Linked by Thom Holwerda on Mon 13th Oct 2008 11:36 UTC, submitted by M-Saunders
Features, Office After three years of development, OOo 3.0 is finally here with a bunch of new features and enhancements. Linux Format looks at the changes and rates the suite's overall performance, and you can try it yourself by downloading a copy from here.
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RE: 100% compatible
by dagw on Mon 13th Oct 2008 15:19 UTC in reply to "100% compatible"
dagw
Member since:
2005-07-06

Unfortunately, documents I get look different in Office and OpenOffice. I suppose documents I write in OpenOffice will look different if opened with Office.

That's what pdf export is for. Unless you are working on something collaborativly, there is no real reason to send office files. Export to pdf and you can be sure everything looks they way you want it.

Of course if several people are collaborating on the same document then it's important that they're all using the same version of the same software, but this is true no matter what program you are talking about.

I'm not in the mood for gambling with my grades :-)

If it's a course about learning to use MS Office then of course you should be using MS Office. If it's a course where the layout of your final piece of work is critical to your grade, you should be using proper layout software. Other than that I can't think why OpenOffice should affect your grade.

Reply Parent Score: 5

RE[2]: 100% compatible
by dimosd on Mon 13th Oct 2008 15:47 in reply to "RE: 100% compatible"
dimosd Member since:
2006-02-10

"I'm not in the mood for gambling with my grades :-)

If it's a course about learning to use MS Office then of course you should be using MS Office. If it's a course where the layout of your final piece of work is critical to your grade, you should be using proper layout software. Other than that I can't think why OpenOffice should affect your grade.
"

"Send me an (editable) file that looks right when opened with Office 2003" is the only real requirement...

Usability glitches or startup times are secondary to me. As I said, 100% compatibility is the only *must have* for OpenOffice.

It's an MS world, gotta live with it somehow.

Edited 2008-10-13 15:54 UTC

Reply Parent Score: 1

RE[3]: 100% compatible
by sbergman27 on Mon 13th Oct 2008 16:14 in reply to "RE[2]: 100% compatible"
sbergman27 Member since:
2005-07-24

"Send me an (editable) file that looks right when opened with Office 2003" is the only real requirement...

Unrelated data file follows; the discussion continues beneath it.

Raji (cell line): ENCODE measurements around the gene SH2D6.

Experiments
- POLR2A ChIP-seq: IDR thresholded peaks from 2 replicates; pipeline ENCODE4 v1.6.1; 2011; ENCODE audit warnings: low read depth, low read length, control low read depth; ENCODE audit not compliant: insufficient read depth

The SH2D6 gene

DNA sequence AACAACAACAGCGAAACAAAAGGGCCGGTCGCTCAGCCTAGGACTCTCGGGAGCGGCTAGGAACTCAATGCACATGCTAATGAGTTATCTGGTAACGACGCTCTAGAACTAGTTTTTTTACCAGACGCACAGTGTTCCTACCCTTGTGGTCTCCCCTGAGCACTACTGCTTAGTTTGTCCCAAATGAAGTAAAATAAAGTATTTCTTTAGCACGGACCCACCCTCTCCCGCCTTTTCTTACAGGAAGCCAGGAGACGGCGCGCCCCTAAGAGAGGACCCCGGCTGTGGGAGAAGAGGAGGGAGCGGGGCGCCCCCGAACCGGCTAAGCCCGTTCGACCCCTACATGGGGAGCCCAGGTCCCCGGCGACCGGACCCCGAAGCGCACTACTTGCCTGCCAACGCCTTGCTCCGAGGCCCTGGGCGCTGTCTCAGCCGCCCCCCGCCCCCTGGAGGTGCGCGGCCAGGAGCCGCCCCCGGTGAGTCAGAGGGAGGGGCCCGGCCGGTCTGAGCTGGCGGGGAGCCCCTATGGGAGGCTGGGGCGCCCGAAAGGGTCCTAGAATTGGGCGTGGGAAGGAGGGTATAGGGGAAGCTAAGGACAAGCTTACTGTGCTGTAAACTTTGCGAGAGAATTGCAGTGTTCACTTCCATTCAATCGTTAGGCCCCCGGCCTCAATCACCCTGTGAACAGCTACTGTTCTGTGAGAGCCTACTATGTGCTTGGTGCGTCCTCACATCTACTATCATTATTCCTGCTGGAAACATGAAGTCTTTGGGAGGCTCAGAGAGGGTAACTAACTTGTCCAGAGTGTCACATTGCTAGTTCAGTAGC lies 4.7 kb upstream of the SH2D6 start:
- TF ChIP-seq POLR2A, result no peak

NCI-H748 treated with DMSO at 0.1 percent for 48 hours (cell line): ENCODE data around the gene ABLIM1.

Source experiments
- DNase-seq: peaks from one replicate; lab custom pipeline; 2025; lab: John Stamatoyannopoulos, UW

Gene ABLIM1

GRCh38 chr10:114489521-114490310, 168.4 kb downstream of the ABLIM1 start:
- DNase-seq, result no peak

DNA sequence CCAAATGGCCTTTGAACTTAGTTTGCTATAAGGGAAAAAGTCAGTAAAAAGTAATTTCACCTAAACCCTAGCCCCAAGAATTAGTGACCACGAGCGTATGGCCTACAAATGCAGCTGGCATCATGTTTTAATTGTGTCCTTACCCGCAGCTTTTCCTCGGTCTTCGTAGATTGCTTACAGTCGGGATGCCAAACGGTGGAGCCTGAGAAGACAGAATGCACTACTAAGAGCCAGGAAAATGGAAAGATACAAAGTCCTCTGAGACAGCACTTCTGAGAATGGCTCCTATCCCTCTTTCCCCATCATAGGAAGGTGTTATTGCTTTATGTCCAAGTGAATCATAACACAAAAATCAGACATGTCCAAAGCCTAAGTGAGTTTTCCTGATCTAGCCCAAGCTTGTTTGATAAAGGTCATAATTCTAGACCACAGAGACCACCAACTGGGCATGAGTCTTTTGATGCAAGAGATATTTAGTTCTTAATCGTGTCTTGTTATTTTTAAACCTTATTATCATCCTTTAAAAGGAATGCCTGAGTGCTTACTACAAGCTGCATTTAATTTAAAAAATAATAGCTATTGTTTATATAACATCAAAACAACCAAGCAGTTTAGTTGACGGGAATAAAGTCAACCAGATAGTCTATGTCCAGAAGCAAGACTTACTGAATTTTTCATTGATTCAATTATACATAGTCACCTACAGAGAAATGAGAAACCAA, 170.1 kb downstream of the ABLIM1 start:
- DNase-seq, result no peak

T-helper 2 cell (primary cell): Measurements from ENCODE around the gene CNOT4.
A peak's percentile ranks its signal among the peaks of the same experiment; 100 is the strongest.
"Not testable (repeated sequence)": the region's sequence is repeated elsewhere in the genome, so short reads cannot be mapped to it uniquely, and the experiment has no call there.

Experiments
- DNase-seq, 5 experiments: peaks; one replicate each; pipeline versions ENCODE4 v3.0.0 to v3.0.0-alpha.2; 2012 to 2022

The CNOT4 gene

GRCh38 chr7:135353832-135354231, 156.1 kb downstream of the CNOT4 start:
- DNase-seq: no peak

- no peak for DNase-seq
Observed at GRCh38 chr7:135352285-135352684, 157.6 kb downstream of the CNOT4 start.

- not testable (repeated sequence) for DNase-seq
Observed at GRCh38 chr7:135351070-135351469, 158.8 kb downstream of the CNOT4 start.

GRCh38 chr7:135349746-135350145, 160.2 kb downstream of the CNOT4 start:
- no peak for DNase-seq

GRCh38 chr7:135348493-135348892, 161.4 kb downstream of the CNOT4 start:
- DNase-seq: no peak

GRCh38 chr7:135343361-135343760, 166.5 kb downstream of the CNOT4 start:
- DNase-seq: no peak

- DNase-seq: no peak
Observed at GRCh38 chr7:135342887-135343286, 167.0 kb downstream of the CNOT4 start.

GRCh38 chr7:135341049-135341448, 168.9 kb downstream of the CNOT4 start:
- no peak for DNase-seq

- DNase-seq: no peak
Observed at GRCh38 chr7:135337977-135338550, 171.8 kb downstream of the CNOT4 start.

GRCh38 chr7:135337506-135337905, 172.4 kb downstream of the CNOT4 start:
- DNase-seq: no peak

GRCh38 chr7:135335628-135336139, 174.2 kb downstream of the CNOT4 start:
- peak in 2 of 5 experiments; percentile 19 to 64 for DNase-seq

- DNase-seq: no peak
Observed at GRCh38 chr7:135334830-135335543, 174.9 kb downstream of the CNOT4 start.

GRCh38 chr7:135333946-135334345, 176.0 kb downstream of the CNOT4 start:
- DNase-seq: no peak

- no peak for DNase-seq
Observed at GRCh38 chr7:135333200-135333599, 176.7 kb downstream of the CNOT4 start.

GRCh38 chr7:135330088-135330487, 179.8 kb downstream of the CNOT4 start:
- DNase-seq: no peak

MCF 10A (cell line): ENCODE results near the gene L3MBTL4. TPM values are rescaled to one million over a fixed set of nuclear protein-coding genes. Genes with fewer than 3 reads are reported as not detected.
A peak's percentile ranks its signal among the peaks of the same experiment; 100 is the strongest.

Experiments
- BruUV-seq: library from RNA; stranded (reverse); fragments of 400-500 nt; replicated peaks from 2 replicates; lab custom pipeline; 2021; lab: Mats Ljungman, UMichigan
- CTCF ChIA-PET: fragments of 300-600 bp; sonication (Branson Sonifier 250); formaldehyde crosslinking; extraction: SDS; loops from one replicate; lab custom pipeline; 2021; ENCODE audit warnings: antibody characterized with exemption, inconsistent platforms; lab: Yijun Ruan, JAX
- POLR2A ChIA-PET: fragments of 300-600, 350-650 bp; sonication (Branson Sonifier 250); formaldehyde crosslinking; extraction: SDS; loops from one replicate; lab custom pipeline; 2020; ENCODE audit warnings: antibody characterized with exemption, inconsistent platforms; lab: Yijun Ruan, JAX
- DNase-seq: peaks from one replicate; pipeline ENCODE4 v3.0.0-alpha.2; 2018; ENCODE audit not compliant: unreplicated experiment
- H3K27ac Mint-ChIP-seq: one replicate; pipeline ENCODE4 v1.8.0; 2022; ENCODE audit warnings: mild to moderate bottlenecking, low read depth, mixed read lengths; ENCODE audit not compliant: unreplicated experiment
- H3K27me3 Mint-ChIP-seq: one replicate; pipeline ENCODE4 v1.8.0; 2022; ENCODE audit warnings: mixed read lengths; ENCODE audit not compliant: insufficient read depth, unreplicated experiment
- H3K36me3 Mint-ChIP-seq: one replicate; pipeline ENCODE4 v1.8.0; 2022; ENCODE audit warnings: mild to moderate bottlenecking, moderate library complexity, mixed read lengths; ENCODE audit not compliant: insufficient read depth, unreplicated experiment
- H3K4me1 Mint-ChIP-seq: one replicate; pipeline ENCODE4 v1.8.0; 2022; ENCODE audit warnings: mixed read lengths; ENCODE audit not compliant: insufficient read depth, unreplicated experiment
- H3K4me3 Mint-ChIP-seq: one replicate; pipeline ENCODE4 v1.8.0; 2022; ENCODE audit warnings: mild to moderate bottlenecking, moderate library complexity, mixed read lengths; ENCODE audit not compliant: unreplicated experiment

You said that using OO.o would be "gambling with your grades":

I'm not in the mood for gambling with my grades

That's spreading "Fear, Uncertainty, and Doubt" in my book. And when confronted you quickly changed the subject.

If it is that critical that the document look *exactly* as you want it, you should be using a format like PDF. MS Office documents don't print out or view exactly the same even between different versions of MS Office. Why gamble on your grades by using it?

Edited 2008-10-13 16:15 UTC

Reply Parent Score: 9

RE[2]: 100% compatible
by modmans2ndcoming on Tue 14th Oct 2008 21:02 in reply to "RE: 100% compatible"
modmans2ndcoming Member since:
2005-11-09

yes, if layout is important (especially math intensive papers) do yourself and favor and take the opportunity to learn LaTeX.

After switching from MS Office to LaTeX for my Mathematics work, my productivity increased 10 fold.

Reply Parent Score: 2

RE[3]: 100% compatible
by bhuot on Tue 14th Oct 2008 22:03 in reply to "RE[2]: 100% compatible"
bhuot Member since:
2008-09-18

I've published 17 books with it. Works great on my Mac and now on Linux as well now that I discovered WineFish (previously I used Kile and had trouble when I changed font size, the combo box would stick and so it was a pain to use).

Reply Parent Score: 1

RE[3]: 100% compatible
by dagw on Wed 15th Oct 2008 09:58 in reply to "RE[2]: 100% compatible"
dagw Member since:
2005-07-06

yes, if layout is important (especially math intensive papers) do yourself and favor and take the opportunity to learn LaTeX.

I agree with you in principle, and as a mathematician I use LaTeX a lot. However I find doing layout in LaTeX painful. LaTeX has a default behavior of "f--k you, I know best" when it comes to layout. If you're the sort of person who doesn't care too much where your graph ends up then that's fine, but if you want a graph to appear where you want it in the text then prepare for a fight. Overriding LaTeX's default behavior isn't always as easy it could/should be

All that being said, once you manage to beat LaTeX into submission (or LaTeX has beaten you into submission) the output is excelent and I've yet to find anything I'd even consider replacing it with.

Reply Parent Score: 2